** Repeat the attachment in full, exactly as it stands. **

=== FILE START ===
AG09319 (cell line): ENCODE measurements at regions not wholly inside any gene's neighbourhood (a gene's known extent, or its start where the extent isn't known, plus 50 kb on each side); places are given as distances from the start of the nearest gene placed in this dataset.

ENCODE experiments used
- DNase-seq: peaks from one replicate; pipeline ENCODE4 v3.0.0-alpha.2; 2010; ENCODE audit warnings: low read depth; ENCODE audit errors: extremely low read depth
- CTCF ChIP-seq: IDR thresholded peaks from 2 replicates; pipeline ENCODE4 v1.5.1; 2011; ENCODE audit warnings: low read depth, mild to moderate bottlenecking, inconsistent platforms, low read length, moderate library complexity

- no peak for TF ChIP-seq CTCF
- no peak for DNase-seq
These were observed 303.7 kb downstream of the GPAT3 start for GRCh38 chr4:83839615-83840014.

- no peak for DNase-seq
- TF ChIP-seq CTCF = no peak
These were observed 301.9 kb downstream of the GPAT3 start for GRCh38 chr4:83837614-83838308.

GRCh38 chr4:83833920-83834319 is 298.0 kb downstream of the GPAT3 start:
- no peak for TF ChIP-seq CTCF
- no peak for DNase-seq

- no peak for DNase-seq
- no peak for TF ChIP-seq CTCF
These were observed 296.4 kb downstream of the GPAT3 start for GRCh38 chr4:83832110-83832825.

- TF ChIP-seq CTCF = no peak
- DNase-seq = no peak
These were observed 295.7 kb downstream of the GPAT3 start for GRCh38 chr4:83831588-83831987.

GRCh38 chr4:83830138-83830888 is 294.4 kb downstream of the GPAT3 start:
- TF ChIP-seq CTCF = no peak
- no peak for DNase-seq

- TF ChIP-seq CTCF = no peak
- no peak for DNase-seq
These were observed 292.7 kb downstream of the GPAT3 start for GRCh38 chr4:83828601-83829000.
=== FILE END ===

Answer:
AG09319 (cell line): ENCODE measurements at regions not wholly inside any gene's neighbourhood (a gene's known extent, or its start where the extent isn't known, plus 50 kb on each side); places are given as distances from the start of the nearest gene placed in this dataset.

ENCODE experiments used
- DNase-seq: peaks from one replicate; pipeline ENCODE4 v3.0.0-alpha.2; 2010; ENCODE audit warnings: low read depth; ENCODE audit errors: extremely low read depth
- CTCF ChIP-seq: IDR thresholded peaks from 2 replicates; pipeline ENCODE4 v1.5.1; 2011; ENCODE audit warnings: low read depth, mild to moderate bottlenecking, inconsistent platforms, low read length, moderate library complexity

- no peak for TF ChIP-seq CTCF
- no peak for DNase-seq
These were observed 303.7 kb downstream of the GPAT3 start for GRCh38 chr4:83839615-83840014.

- no peak for DNase-seq
- TF ChIP-seq CTCF = no peak
These were observed 301.9 kb downstream of the GPAT3 start for GRCh38 chr4:83837614-83838308.

GRCh38 chr4:83833920-83834319 is 298.0 kb downstream of the GPAT3 start:
- no peak for TF ChIP-seq CTCF
- no peak for DNase-seq

- no peak for DNase-seq
- no peak for TF ChIP-seq CTCF
These were observed 296.4 kb downstream of the GPAT3 start for GRCh38 chr4:83832110-83832825.

- TF ChIP-seq CTCF = no peak
- DNase-seq = no peak
These were observed 295.7 kb downstream of the GPAT3 start for GRCh38 chr4:83831588-83831987.

GRCh38 chr4:83830138-83830888 is 294.4 kb downstream of the GPAT3 start:
- TF ChIP-seq CTCF = no peak
- no peak for DNase-seq

- TF ChIP-seq CTCF = no peak
- no peak for DNase-seq
These were observed 292.7 kb downstream of the GPAT3 start for GRCh38 chr4:83828601-83829000.